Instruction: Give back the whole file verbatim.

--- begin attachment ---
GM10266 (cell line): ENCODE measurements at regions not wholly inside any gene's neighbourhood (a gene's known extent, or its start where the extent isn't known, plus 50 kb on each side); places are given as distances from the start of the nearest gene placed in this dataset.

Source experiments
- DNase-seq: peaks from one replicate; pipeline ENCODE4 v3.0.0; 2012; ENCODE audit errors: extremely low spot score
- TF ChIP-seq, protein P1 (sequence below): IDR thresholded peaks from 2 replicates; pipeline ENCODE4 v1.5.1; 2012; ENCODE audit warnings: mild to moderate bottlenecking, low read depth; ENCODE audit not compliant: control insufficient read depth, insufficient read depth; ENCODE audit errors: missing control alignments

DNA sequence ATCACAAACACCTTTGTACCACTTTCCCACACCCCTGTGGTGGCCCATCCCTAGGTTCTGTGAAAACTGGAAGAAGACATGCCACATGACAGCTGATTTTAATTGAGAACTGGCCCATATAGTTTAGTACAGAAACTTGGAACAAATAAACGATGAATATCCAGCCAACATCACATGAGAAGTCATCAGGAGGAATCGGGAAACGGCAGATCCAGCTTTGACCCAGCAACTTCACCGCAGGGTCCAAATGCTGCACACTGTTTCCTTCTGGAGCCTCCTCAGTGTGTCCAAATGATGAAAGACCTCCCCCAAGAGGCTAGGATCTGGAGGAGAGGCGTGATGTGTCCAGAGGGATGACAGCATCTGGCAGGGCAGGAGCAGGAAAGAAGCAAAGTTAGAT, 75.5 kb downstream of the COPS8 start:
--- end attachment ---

GM10266 (cell line): ENCODE measurements at regions not wholly inside any gene's neighbourhood (a gene's known extent, or its start where the extent isn't known, plus 50 kb on each side); places are given as distances from the start of the nearest gene placed in this dataset.

Source experiments
- DNase-seq: peaks from one replicate; pipeline ENCODE4 v3.0.0; 2012; ENCODE audit errors: extremely low spot score
- TF ChIP-seq, protein P1 (sequence below): IDR thresholded peaks from 2 replicates; pipeline ENCODE4 v1.5.1; 2012; ENCODE audit warnings: mild to moderate bottlenecking, low read depth; ENCODE audit not compliant: control insufficient read depth, insufficient read depth; ENCODE audit errors: missing control alignments

DNA sequence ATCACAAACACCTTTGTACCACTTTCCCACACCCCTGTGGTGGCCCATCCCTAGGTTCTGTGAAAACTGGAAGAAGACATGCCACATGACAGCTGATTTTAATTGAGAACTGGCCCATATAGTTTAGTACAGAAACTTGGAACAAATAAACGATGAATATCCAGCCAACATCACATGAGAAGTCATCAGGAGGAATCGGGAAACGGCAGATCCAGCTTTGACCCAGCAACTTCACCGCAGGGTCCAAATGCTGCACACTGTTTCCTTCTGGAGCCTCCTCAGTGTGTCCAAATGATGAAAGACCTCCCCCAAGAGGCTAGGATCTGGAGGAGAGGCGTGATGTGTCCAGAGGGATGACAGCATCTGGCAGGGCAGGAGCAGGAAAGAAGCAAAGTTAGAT, 75.5 kb downstream of the COPS8 start: